Archive

Reuters blog archive

from FaithWorld:

Hindu wins battle for funeral pyre in Britain

Davender Ghai outside of Britain's High Court in London, 18 Jan 2010/Toby Melville

Davender Ghai outside of Britain's High Court in London, 18 Jan 2010/Toby Melville

A devout Hindu declared himself "overjoyed" on Wednesday after winning a court fight to be allowed to be cremated in Britain on an open-air funeral pyre.

Spiritual healer Davender Ghai, 71, was granted his last wish by the Court of Appeal which ruled the controversial ceremony could be carried out without a change in the law, which prohibits the burning of human remains anywhere outside a crematorium.

But the judges ruled in his favour only after Ghai agreed that the pyre would be surrounded by walls and a roof with an opening, the Press Association domestic news agency reported.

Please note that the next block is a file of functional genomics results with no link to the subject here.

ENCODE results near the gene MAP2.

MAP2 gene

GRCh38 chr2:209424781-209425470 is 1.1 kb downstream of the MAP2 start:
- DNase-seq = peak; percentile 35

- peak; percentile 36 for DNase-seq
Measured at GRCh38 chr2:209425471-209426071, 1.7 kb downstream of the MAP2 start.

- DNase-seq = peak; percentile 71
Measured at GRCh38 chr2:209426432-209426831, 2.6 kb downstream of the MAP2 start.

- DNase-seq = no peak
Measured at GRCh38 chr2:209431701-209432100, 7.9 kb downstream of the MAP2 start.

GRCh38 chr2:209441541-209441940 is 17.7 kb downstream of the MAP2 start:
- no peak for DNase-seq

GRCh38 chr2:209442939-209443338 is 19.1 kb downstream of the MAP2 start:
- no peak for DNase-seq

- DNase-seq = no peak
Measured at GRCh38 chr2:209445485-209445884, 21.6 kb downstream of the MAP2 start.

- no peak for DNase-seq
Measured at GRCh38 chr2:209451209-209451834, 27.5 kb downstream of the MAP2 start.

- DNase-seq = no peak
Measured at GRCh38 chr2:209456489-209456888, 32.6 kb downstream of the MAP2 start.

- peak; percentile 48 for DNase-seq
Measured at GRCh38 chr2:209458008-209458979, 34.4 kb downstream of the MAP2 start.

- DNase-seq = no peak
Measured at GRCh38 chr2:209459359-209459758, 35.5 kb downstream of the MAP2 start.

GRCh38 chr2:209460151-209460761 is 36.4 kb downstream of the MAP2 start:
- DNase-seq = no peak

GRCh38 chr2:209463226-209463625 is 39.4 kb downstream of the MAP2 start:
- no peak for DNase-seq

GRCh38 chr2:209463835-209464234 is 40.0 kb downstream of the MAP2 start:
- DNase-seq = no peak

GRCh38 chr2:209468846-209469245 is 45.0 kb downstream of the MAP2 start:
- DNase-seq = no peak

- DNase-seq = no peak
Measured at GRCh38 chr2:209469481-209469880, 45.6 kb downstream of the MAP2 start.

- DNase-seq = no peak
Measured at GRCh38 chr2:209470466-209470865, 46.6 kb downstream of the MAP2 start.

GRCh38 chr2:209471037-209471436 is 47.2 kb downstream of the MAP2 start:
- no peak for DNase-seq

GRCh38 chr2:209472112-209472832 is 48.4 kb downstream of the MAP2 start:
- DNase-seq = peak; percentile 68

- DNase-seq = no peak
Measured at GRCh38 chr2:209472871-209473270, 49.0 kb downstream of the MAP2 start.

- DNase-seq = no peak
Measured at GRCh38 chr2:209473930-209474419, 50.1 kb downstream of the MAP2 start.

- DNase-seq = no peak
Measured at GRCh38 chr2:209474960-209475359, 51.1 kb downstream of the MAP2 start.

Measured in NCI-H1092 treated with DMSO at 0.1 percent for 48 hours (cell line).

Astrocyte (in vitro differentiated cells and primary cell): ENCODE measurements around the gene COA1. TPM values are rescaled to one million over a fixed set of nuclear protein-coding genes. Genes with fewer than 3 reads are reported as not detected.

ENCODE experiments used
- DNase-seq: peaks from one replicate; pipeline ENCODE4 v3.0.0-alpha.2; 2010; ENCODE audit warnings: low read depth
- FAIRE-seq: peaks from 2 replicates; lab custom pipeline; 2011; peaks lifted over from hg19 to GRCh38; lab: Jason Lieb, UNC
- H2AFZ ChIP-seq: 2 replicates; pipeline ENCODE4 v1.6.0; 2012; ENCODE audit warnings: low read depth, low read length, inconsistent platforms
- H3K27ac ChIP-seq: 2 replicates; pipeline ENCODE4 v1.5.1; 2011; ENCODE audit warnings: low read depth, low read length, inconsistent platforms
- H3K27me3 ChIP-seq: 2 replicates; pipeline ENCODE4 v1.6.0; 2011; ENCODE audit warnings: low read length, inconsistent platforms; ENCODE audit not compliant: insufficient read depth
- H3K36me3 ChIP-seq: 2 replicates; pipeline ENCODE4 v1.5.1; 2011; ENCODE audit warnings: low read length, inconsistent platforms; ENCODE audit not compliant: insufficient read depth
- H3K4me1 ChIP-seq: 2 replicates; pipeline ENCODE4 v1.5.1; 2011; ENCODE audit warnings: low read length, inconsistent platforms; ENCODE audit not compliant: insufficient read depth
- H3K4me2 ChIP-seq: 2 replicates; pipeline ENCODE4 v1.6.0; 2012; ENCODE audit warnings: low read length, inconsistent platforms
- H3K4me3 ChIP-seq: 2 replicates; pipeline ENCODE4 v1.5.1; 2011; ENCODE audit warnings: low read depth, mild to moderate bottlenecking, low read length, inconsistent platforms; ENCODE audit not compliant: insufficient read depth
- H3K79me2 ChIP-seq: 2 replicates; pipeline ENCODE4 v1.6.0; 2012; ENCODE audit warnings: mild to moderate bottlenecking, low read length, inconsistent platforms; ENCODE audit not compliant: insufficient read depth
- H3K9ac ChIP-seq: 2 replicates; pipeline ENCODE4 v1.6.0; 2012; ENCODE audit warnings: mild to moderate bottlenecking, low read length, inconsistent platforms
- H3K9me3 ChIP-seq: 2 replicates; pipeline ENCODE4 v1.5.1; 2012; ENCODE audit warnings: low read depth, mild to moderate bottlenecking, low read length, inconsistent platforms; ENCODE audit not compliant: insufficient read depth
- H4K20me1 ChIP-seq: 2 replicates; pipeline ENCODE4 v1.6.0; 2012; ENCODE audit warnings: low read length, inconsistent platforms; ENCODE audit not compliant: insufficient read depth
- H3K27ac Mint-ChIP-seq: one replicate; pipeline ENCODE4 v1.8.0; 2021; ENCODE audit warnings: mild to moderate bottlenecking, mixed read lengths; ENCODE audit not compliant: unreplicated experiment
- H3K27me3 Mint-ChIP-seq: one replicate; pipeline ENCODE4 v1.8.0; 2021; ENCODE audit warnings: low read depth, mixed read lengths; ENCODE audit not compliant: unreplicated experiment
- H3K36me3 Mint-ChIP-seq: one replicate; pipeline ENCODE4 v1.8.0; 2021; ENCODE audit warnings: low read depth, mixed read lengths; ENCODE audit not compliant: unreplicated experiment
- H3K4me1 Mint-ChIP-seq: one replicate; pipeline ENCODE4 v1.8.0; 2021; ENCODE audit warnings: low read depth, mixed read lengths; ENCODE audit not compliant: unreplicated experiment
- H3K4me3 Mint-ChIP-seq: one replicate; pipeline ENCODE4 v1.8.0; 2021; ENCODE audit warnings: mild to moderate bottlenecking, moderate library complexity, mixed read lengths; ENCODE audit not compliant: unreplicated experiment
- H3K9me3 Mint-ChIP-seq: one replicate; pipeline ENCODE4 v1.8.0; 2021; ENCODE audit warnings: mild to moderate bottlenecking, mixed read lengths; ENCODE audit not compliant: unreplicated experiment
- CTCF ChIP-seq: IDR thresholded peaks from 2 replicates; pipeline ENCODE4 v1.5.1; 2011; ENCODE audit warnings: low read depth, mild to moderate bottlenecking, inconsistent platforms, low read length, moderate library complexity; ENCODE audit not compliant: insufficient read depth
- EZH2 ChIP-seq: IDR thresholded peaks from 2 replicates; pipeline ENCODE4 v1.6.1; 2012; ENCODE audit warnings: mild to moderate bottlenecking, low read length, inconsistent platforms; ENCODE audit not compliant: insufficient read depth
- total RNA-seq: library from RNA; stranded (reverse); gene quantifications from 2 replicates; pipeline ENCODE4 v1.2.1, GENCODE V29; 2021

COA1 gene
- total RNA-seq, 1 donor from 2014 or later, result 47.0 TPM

from Tales from the Trail:

Laughter, emotion and presidents at funeral of Biden’s mother

When it comes to showing support, bringing an entourage of people on a huge famous plane to the funeral of your friend's mother says a lot. USA/

That's what President Barack Obama did for his pal and vice president, Joe Biden, on Tuesday. Biden's mother, Catherine Eugenia "Jean" Finnegan Biden, died on Friday at the family's home in Wilmington, Delaware. She was 92.

from FaithWorld:

Poll – Should Ted Kennedy have a Catholic funeral?

kennedyOur post "Catholic comments on Ted Kennedy, pro and con" showed readers were deeply split on whether the late senator should have a Roman Catholic funeral. The naysayers argued that his support for choice on abortion and other disagreements with Church doctrine disqualify him from a religious ceremony. Those for a church funeral argued that he helped advance many causes championed by Catholic social teaching.

Those opposing a Mass of Christian Burial for Kennedy predominated, but not all readers take the time to write a comment. One-click poll questions sometimes give a different picture from comment pages. So here's a simple question:

from AxisMundi Jerusalem:

Israel’s burial crisis and the afterlife